Electronic textbooks that are coming on to the market under a government funding scheme will be on average 20 per cent cheaper than traditional printed textbooks - and could herald a new era of paperless learning for Hong Kong students.
The secretary for education, Eddie Ng Hak-kim, said yesterday that his bureau would soon launch a trial run of paperless learning that would involve 88 schools.
He said the bureau would grant HK$26 million to the companies and non-profit organisations that produce 30 sets of books under the E-Textbook Market Development Scheme during the trial. "At this stage we are focusing on the effectiveness [of electronic textbooks] during experiments," he said.
The e-book scheme was announced by former education minister Michael Suen Ming-yeung, who had faced years of criticism over the dominance of a "cartel" of a few key textbook companies in the industry, which created an aggressive pricing environment at the expense of students.
The Consumer Council, which reported that some of the teaching materials were priced higher every year although they only underwent slight or no modifications, will also scrutinise the e-books.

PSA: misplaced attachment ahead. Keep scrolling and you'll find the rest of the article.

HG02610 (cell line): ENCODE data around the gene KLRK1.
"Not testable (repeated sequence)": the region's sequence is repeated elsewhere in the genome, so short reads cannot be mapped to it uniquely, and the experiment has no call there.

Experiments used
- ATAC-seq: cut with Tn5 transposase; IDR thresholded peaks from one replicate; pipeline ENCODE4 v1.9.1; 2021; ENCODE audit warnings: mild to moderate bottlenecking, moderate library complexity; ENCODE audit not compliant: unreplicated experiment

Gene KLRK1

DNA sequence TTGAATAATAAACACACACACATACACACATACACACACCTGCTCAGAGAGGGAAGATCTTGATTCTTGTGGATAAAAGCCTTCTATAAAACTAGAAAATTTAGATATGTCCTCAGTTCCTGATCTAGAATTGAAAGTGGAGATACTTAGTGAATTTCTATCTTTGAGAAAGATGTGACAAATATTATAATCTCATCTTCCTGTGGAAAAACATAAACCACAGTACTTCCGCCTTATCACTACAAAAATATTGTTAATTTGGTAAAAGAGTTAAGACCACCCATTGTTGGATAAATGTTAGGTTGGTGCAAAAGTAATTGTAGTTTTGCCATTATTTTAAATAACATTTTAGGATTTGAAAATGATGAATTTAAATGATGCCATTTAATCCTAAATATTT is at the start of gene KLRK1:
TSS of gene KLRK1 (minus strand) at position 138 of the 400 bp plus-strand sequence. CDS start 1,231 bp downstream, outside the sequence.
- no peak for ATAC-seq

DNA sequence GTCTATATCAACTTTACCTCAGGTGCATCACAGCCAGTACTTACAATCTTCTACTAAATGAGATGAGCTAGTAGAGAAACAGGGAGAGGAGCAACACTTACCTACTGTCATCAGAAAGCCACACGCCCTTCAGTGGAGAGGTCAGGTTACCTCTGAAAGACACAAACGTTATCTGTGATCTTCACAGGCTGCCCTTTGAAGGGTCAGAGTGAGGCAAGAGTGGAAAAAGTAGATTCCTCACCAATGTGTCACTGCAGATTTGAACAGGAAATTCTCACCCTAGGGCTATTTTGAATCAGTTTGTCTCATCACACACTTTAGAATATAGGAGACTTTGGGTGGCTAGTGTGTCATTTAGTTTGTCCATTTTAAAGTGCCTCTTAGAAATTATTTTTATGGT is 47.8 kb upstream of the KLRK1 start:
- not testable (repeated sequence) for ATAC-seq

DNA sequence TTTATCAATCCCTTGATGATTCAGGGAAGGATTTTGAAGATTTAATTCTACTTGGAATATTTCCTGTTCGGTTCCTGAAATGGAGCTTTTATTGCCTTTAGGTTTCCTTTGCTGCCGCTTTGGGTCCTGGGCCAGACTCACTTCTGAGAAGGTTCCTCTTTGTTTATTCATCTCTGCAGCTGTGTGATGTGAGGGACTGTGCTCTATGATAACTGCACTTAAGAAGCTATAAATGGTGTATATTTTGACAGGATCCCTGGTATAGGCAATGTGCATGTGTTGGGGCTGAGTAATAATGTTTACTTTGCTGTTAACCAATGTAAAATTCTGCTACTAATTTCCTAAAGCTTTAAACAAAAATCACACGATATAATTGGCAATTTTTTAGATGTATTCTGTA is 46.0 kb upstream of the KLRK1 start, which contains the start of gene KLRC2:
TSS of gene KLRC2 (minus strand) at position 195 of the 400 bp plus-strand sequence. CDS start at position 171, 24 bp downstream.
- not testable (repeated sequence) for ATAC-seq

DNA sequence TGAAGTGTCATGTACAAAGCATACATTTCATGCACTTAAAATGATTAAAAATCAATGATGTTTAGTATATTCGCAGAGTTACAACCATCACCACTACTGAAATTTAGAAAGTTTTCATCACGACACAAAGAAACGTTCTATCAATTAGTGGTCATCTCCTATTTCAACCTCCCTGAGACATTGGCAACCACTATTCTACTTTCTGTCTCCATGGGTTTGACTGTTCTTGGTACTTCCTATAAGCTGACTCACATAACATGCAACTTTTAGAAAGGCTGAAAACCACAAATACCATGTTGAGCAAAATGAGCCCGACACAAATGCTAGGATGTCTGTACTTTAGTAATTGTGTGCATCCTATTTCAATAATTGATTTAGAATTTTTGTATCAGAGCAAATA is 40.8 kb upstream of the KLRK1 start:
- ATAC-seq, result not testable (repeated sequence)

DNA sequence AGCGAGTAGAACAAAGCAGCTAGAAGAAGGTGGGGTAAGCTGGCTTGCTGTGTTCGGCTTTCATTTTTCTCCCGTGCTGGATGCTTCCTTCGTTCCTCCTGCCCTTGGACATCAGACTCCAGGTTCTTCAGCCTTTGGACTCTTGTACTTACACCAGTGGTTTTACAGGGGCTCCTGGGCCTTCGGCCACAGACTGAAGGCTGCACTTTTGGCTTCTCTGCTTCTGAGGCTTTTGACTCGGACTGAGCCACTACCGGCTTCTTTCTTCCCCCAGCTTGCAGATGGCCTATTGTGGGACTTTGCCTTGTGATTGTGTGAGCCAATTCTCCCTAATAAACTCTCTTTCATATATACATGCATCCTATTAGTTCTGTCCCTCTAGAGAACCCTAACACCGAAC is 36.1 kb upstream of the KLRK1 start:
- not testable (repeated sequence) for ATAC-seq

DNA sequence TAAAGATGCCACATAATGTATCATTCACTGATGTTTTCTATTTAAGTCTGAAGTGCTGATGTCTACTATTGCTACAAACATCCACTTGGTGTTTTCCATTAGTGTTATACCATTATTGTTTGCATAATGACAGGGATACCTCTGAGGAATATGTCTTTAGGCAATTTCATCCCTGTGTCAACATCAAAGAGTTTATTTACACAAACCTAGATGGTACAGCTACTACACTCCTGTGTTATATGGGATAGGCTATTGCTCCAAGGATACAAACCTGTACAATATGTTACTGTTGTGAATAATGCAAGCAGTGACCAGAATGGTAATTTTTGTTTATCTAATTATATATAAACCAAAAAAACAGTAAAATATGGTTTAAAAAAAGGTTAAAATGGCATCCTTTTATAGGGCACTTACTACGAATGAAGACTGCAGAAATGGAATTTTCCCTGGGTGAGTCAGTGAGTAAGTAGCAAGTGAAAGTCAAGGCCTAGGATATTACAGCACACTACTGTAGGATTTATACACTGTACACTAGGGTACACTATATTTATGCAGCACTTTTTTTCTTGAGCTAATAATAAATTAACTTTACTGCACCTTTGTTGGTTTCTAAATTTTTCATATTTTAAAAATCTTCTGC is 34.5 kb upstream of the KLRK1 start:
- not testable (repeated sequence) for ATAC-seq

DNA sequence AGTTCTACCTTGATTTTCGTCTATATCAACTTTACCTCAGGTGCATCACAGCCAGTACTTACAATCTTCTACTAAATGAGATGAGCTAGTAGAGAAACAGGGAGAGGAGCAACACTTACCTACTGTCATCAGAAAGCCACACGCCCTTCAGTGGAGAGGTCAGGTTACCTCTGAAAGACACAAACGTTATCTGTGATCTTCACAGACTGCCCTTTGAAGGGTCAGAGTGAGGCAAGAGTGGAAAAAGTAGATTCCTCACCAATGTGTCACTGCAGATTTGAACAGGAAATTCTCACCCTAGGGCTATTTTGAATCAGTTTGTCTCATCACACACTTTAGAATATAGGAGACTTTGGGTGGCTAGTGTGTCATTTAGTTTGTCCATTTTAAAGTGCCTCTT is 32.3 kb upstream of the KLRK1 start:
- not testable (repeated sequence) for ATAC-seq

Eight of new e-book sets cost more than the print versions.
Under the funding scheme, publishers receive a grant of up to HK$4 million, subject to conditions, that matches their own investments.
Education officials hope that the introduction of the electronic textbook scheme can open the door to new players in the market and force traditional publishers to bring down prices.
Parent Raymond Jao Ming said he hoped electronic textbooks would bring changes to the market.
"The issue of textbook prices has been going on for more than 10 years," said Jao. "I have been talking about it and now even my elder daughter has already graduated [from university]."